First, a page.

Civil rights leaders rip Lansing protest for ‘racist undertones’

Urge Whitmer to go slow on reopening state 

Conservative protest at Michigan's Capitol against Gov. Gretchen Whitmer, April 15, 2020 | Anna Liz Nichols

The Rev. Charles Williams II, National Action Network’s Michigan chair and pastor of Historic King Solomon Baptist Church in Detroit, said that last week’s “Operation Gridlock” rally in Lansing was President Trump-inspired and had “racist undertones.” 

“I think that this is the same dog-whistle and cat-calling that Donald Trump and others have used all along,” Williams told the Advance on Monday. “Using a racist and white supremacist base of people to promote conservative values has been [Trump’s] M.O. from the very beginning. The undertone of all of this was racism and white supremacy.”   

The Rev. Wendell Anthony, Detroit NAACP branch president, believes that Michigan is not ready to reverse or relax a state government-directed stay-home order to stop the spread of COVID-19. Anthony also blasted those who organized a protest rally in Lansing last week.

“We must not be seduced by the political sirens working for their re-election,” said Anthony, who has led the civil rights organization’s largest branch since 1993.  

Whitmer stay home order protest turns into Trump celebration with Confederate flags and guns

From 90 miles away, the seasoned activist watched video images of the Michigan Conservative Coalition (MCC) sponsored-protest, which attracted more than 3,000 people, according to state police estimates. MCC, which was founded by state Rep. Matt Maddock (R-Milford), a big Trump supporter, and his wife, Meshawn Maddock, chair of the 11th District GOP and a member of the national organization “Women for Trump.” The group actively partners with some of the state’s most conservative political organizations.

“Michigan Conservative Coalition, and its associated activities like Michigan Trump Republicans, Battle Cry, Women for Trump and more, helped create a large network of grassroots leaders, volunteers and patriots spread across Michigan,” its website says.

The rally, organizers said prior to the demonstration, was designed to push back against Gov. Gretchen Whitmer’s set of executive orders on COVID-19, which has now killed more than 2,300 in Michigan. 

Instead, said Anthony, the effort turned into a reelection rally for President Donald Trump, complete bigoted white nationalist props.

“The real issue is not blocking the streets so traffic cannot drive through or shutting down a hospital that the sick are unable to get to,” Anthony said. “Pulling political stunts such as surrounding the Capitol with cars and trucks, carrying handguns, rifles AR 14.5 or 15, wearing MAGA [Make America Great Again] hats, waving both the American and Confederate flags, and carrying Trump signs for president doesn’t seem like opening the government up. It is more like shutting the government down.”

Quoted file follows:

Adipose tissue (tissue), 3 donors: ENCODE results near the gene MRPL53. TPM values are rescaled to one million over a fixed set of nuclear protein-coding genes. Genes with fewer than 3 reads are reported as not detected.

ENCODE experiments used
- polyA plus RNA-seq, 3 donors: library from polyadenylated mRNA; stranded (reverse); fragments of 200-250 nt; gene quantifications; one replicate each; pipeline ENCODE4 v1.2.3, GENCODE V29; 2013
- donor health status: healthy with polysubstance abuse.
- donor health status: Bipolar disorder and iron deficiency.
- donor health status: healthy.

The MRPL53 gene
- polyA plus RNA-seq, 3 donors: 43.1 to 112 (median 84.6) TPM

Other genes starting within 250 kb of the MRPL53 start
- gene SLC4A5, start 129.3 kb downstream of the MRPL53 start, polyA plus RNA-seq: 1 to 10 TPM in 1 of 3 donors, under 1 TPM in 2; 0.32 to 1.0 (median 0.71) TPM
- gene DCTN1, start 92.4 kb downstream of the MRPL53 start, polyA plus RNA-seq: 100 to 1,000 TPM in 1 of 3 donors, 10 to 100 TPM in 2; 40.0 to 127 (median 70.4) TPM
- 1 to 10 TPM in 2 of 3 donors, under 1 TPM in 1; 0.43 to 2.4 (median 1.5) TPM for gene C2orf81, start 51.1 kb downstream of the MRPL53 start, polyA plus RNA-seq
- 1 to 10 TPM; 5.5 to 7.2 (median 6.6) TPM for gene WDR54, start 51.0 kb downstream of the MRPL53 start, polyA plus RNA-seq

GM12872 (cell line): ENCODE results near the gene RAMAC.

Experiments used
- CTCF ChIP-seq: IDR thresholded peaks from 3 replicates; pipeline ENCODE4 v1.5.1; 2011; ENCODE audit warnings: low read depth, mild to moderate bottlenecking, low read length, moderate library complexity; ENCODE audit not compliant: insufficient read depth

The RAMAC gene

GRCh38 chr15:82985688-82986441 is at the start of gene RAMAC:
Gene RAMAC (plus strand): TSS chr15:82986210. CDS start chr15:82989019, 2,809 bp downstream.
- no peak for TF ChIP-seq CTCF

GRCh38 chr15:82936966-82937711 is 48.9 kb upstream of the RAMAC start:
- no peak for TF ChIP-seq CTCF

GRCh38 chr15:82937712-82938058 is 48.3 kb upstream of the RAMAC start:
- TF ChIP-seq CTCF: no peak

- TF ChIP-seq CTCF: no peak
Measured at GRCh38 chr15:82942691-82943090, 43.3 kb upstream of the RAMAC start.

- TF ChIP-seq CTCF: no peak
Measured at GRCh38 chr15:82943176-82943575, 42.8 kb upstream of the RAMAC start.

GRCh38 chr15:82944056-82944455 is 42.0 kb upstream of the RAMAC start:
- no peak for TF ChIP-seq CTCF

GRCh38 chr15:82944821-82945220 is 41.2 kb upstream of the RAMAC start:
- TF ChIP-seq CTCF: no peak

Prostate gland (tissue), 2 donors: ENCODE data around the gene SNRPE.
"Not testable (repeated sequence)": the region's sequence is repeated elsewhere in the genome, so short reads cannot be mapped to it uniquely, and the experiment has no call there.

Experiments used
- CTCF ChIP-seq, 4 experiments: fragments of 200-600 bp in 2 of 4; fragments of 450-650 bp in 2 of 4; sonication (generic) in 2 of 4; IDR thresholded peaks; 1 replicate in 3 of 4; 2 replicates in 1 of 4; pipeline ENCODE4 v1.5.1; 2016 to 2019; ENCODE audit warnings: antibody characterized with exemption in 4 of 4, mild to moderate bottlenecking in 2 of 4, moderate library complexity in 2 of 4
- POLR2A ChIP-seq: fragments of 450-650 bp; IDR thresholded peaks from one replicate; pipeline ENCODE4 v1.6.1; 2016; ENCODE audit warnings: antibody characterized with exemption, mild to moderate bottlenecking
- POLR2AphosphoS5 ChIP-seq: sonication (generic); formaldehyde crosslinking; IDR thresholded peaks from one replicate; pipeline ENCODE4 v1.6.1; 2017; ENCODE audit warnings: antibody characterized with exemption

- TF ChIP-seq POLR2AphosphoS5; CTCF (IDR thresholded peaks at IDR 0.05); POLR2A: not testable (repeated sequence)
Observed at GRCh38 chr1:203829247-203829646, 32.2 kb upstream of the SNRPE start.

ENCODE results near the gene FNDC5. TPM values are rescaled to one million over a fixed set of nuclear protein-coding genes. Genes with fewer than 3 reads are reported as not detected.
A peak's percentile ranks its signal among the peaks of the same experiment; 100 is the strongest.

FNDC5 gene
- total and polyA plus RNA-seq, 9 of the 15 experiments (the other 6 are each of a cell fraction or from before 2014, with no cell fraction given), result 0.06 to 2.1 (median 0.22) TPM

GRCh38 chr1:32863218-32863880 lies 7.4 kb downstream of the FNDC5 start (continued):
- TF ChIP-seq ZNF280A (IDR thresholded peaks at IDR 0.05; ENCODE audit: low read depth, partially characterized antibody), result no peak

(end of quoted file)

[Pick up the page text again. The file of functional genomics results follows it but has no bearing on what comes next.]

Ken Coleman: The COVID-19 crisis has rocked Detroit and my life. But it’s also inspired me. 

During an MSNBC interview last week, Whitmer said, “This small group that came together without masks on, passing out candy with bare hands to children, who were congregating together, brandishing their weapons, having posters of being anti-choice — this was a political rally. It was a political rally that is going to endanger people’s lives because this is precisely how COVID-19 spreads.”

On Friday, Trump appeared to endorse the protest by tweeting, “LIBERATE MICHIGAN!” He did the same thing for Minnesota and Virginia, which both have Democratic governors. Forty-three states have stay-home orders.

Mary McCord, former acting U.S. assistant attorney general for national security from 2016 to 2017, wrote in a Washington Post column that he “incited insurrection Friday against the duly elected governors of the states of Michigan, Minnesota and Virginia” and noted that’s illegal.

Anthony, an African-American Detroit resident, has participated and helped to lead protest rallies centering on policy for 50 years in the Motor City, in Lansing and on Capitol Hill. He has fought for voting rights for Blacks and Browns; argued for funding equity among Michigan school districts, both urban and rural; and rallied against apartheid, the wretched racial discriminatory societal system in South Africa. 

When it comes to COVID-19, Anthony believes that the public health crisis is the issue, not 2020 general election politicking and sloganeering.

“We must listen to the wisdom of the scientists and health care providers working for our protection,” Anthony said.

Susan J. Demas: Don’t whitewash the GOP’s extremism on full display during Whitmer protest

As of Sunday, Michigan has 31,424 confirmed COVID-19 cases and has experienced 2,391 deaths. 

In addition, 33% of confirmed COVID-19 cases are African American and 40% of COVID-19-related deaths are Black. African Americans, however, make up only 14% of the state’s population. The race is unknown in 25% of cases and 11% of deaths. Whites are 33% of cases and 43% of deaths; Asian Americans are 2% of cases and 1% of deaths, Latinos are 2% of cases and 1% of deaths and Native Americans are less than 1% apiece.